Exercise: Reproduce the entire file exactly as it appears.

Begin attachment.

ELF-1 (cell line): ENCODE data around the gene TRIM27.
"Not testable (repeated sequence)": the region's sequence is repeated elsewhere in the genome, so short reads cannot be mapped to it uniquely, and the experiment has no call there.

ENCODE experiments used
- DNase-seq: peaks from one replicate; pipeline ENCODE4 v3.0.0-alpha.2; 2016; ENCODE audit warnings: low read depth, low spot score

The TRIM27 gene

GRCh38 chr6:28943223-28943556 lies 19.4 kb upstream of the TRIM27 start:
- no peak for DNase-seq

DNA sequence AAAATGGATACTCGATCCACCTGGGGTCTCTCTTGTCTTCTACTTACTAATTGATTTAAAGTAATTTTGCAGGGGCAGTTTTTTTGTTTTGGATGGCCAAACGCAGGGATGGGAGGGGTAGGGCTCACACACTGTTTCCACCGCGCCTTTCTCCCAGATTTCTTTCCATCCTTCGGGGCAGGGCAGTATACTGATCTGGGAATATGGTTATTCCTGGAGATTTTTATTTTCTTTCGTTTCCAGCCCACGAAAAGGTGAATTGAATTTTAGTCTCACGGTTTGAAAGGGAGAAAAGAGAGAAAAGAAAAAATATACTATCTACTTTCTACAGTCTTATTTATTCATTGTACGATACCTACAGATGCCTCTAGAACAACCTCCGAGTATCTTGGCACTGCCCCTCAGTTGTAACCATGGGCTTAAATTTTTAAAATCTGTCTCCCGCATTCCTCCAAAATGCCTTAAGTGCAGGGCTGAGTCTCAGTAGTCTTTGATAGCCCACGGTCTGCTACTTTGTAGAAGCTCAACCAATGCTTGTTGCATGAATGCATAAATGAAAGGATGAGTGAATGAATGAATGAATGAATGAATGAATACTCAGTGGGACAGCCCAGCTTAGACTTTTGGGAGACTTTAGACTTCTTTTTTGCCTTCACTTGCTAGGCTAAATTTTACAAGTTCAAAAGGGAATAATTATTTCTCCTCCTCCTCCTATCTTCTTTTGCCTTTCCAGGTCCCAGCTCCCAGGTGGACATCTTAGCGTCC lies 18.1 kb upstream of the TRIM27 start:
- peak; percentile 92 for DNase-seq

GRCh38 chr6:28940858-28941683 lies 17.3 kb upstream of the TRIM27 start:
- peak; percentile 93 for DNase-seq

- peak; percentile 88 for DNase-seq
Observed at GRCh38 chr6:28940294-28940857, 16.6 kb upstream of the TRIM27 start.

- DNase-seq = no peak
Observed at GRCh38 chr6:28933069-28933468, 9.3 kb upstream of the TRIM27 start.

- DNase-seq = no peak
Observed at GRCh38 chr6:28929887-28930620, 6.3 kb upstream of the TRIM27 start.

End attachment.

ELF-1 (cell line): ENCODE data around the gene TRIM27.
"Not testable (repeated sequence)": the region's sequence is repeated elsewhere in the genome, so short reads cannot be mapped to it uniquely, and the experiment has no call there.

ENCODE experiments used
- DNase-seq: peaks from one replicate; pipeline ENCODE4 v3.0.0-alpha.2; 2016; ENCODE audit warnings: low read depth, low spot score

The TRIM27 gene

GRCh38 chr6:28943223-28943556 lies 19.4 kb upstream of the TRIM27 start:
- no peak for DNase-seq

DNA sequence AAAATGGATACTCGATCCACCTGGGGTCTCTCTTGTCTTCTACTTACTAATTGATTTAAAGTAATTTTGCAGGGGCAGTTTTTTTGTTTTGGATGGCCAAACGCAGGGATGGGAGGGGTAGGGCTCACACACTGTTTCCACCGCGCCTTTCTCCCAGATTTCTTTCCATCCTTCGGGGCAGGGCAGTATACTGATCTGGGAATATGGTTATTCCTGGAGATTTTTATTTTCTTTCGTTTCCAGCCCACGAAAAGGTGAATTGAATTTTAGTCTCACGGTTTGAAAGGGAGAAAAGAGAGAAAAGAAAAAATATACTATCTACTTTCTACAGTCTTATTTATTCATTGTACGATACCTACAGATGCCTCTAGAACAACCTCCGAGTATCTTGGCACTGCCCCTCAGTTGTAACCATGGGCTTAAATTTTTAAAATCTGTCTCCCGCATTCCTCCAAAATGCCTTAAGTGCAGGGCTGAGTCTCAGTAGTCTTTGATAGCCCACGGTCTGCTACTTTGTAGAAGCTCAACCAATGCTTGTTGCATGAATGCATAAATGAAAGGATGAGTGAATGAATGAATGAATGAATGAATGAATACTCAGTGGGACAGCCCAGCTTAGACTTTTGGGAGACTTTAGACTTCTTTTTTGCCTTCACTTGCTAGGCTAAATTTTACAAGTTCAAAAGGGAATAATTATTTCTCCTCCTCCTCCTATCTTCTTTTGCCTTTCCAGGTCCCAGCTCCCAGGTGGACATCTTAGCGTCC lies 18.1 kb upstream of the TRIM27 start:
- peak; percentile 92 for DNase-seq

GRCh38 chr6:28940858-28941683 lies 17.3 kb upstream of the TRIM27 start:
- peak; percentile 93 for DNase-seq

- peak; percentile 88 for DNase-seq
Observed at GRCh38 chr6:28940294-28940857, 16.6 kb upstream of the TRIM27 start.

- DNase-seq = no peak
Observed at GRCh38 chr6:28933069-28933468, 9.3 kb upstream of the TRIM27 start.

- DNase-seq = no peak
Observed at GRCh38 chr6:28929887-28930620, 6.3 kb upstream of the TRIM27 start.